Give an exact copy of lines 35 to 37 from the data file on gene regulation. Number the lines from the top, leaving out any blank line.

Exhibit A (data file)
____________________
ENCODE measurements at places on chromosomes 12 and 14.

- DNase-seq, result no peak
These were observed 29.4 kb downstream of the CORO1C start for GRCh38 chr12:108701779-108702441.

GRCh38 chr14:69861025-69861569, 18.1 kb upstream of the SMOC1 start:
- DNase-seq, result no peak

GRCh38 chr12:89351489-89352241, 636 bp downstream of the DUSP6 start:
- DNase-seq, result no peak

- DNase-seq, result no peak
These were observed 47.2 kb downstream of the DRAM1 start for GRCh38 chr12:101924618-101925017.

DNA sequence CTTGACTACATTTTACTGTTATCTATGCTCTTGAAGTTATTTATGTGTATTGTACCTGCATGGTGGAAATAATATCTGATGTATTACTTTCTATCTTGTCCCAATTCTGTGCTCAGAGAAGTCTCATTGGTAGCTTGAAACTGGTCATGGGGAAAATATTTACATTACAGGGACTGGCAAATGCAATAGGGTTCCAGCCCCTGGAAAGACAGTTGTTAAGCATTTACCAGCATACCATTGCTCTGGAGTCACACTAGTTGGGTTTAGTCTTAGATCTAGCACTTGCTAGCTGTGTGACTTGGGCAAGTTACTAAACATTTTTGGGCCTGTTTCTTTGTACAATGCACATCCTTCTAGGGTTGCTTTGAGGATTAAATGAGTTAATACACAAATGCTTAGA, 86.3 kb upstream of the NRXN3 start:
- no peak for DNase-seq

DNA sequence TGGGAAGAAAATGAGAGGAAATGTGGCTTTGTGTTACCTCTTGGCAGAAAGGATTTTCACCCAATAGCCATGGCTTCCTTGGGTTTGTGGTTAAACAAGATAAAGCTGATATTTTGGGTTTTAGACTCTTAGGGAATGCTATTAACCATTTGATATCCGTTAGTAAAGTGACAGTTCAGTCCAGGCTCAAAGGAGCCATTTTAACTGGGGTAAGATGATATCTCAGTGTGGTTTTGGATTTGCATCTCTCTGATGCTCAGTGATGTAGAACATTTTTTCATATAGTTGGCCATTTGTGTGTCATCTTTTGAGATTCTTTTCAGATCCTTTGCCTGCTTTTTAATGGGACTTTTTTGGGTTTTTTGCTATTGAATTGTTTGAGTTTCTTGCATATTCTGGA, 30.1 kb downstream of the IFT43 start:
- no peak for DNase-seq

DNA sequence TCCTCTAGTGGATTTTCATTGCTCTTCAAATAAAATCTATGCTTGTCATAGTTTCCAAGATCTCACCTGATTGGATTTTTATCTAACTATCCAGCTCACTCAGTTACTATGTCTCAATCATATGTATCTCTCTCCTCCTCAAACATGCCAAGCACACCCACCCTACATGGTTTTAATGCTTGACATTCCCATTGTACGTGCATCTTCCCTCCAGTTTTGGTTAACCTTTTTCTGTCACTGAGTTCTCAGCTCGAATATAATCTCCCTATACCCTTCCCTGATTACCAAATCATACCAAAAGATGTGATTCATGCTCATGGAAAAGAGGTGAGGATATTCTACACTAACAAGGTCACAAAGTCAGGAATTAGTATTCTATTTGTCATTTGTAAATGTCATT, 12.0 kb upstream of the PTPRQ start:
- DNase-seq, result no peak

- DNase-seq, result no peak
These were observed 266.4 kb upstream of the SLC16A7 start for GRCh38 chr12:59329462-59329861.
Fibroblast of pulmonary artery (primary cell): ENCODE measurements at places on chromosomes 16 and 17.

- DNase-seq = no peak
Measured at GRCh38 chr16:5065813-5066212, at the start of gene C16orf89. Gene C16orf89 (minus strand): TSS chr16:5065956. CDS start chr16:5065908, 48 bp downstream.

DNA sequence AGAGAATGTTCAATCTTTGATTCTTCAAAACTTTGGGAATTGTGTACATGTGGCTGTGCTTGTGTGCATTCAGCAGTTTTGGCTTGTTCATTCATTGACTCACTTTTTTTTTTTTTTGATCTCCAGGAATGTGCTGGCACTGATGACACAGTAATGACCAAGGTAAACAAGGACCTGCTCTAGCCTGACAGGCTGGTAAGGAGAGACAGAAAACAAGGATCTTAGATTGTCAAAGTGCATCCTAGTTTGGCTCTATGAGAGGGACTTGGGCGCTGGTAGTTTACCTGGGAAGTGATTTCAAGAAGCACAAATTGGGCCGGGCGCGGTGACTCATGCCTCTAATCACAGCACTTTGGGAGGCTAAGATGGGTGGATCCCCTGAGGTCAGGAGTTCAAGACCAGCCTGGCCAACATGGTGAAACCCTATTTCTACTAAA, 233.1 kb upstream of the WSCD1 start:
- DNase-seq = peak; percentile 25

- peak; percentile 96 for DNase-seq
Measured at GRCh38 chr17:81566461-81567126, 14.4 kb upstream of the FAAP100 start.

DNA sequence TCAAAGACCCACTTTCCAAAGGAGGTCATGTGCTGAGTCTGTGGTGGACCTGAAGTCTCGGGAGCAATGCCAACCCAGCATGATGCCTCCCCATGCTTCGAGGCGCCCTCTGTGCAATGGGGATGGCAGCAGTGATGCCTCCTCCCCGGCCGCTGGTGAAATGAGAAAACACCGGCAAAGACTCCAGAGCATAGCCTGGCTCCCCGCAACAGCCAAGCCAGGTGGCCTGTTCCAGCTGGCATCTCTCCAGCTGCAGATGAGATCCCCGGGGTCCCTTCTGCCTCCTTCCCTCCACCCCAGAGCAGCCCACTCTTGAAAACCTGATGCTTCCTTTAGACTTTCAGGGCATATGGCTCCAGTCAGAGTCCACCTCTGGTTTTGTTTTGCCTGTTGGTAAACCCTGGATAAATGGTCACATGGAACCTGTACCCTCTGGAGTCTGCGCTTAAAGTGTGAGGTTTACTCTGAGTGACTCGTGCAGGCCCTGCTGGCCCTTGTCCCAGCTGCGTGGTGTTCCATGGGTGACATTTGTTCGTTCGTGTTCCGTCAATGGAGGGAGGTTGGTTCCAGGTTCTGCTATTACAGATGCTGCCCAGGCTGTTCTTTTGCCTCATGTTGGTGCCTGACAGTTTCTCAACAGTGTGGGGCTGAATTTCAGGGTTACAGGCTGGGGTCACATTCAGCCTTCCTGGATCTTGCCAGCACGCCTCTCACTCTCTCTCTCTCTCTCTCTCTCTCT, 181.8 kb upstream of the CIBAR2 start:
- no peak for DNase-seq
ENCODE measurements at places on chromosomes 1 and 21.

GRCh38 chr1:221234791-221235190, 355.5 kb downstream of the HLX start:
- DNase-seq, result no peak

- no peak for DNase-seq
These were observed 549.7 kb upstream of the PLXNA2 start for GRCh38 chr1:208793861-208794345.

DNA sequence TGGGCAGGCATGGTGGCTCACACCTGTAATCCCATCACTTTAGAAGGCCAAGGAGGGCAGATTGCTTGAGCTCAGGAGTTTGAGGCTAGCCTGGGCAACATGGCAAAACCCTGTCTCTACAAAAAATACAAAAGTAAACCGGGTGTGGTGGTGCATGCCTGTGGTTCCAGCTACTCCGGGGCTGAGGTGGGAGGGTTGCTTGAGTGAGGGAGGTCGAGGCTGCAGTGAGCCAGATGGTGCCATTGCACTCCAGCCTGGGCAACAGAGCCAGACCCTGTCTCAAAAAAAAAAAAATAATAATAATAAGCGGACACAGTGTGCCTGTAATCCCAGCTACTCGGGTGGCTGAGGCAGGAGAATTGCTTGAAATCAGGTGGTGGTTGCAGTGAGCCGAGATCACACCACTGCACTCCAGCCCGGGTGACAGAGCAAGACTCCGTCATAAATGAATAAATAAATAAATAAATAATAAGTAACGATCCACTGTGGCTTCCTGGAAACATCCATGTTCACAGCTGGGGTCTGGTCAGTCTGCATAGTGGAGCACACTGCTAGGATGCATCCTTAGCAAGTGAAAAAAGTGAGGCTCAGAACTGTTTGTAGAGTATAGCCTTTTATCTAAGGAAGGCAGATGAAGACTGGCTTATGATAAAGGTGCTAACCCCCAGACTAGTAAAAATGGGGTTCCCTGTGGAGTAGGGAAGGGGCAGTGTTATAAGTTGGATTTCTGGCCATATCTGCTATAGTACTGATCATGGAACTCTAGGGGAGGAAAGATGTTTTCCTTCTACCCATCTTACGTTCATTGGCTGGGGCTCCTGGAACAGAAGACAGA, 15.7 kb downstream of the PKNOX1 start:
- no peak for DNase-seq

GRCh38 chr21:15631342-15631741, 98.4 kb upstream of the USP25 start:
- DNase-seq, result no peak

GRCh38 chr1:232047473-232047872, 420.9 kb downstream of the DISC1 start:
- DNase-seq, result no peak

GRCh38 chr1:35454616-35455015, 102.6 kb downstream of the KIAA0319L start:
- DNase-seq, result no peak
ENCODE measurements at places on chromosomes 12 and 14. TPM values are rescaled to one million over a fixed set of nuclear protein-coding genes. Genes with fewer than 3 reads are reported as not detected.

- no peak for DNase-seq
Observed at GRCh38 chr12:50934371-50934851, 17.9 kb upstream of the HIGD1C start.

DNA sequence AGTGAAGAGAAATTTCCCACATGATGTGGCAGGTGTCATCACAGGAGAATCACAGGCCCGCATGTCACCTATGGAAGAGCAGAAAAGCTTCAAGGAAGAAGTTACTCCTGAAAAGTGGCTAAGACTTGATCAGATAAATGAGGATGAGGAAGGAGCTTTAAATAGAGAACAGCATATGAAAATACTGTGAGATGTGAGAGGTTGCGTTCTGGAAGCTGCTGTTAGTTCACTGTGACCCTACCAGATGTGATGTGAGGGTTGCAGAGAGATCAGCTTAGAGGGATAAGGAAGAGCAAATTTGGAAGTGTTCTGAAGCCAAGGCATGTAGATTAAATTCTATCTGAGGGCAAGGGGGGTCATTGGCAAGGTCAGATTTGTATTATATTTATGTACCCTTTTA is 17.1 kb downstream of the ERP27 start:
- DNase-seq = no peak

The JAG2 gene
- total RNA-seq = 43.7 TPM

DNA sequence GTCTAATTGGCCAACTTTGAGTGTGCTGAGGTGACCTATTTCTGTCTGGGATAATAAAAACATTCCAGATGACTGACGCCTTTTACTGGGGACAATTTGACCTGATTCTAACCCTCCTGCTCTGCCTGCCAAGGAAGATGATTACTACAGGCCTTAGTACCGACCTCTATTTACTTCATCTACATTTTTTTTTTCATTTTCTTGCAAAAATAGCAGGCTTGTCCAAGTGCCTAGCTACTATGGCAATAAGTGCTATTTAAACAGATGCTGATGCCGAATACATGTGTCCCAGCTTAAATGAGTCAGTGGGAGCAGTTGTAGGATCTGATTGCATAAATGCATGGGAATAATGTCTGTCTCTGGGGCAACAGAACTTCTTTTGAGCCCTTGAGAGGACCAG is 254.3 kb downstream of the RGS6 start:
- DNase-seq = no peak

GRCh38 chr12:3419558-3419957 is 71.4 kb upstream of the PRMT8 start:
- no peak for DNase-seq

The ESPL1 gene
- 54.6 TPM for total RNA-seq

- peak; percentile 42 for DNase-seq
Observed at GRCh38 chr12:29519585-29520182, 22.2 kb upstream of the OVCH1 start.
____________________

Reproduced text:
- DNase-seq, result no peak

GRCh38 chr1:232047473-232047872, 420.9 kb downstream of the DISC1 start:
- DNase-seq, result no peak